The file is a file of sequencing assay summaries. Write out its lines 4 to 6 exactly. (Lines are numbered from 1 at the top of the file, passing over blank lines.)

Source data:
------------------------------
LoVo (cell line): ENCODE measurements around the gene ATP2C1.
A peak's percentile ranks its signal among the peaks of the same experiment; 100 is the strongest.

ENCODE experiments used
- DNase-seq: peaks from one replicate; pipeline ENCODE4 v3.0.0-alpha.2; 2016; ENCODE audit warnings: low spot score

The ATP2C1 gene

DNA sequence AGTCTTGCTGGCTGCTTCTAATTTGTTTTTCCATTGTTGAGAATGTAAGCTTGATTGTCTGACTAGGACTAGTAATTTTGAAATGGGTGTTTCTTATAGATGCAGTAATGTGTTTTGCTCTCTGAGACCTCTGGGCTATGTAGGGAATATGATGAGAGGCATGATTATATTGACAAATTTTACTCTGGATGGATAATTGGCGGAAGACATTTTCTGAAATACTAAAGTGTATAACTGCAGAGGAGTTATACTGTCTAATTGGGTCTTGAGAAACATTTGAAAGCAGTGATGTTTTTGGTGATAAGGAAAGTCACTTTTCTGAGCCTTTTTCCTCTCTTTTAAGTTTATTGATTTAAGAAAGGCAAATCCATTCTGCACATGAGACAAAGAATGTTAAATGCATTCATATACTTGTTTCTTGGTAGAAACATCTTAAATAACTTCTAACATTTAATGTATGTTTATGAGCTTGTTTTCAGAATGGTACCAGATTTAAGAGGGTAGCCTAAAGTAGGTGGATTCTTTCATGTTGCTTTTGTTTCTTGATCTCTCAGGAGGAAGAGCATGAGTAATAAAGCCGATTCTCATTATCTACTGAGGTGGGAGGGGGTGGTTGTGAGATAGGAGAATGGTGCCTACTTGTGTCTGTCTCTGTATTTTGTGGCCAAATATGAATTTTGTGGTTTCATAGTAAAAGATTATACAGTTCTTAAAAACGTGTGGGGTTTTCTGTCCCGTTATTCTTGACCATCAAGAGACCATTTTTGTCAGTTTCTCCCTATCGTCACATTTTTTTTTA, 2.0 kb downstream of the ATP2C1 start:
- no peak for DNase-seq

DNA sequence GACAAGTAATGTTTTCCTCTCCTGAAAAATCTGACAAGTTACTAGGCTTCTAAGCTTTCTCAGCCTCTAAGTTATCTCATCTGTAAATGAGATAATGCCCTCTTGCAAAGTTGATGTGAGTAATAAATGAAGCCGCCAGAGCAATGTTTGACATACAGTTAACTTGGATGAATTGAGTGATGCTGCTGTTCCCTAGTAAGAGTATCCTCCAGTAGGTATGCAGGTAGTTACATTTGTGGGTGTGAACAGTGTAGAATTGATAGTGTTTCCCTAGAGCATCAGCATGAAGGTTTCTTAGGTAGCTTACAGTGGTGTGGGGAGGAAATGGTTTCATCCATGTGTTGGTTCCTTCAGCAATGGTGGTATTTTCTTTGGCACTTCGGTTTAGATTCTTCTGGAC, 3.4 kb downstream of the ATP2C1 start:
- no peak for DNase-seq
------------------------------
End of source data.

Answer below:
- DNase-seq: peaks from one replicate; pipeline ENCODE4 v3.0.0-alpha.2; 2016; ENCODE audit warnings: low spot score

The ATP2C1 gene

DNA sequence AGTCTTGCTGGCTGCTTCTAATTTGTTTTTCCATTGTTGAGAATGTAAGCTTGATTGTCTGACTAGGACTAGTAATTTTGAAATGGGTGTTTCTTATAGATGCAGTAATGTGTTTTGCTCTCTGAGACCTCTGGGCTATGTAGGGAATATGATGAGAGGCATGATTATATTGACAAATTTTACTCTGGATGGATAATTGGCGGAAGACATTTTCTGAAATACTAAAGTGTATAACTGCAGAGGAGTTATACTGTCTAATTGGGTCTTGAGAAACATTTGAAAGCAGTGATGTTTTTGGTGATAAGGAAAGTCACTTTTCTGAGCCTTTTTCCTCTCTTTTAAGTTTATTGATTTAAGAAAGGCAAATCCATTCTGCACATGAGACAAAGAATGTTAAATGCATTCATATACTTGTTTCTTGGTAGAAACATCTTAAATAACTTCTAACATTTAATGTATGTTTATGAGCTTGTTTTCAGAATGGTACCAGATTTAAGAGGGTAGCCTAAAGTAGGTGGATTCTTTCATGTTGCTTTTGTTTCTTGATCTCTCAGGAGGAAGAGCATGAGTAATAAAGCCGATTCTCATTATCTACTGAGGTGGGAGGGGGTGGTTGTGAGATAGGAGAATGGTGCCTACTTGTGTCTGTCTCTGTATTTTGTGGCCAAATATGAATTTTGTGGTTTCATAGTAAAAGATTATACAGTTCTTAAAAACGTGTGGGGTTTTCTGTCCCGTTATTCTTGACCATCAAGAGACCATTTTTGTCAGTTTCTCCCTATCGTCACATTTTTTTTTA, 2.0 kb downstream of the ATP2C1 start: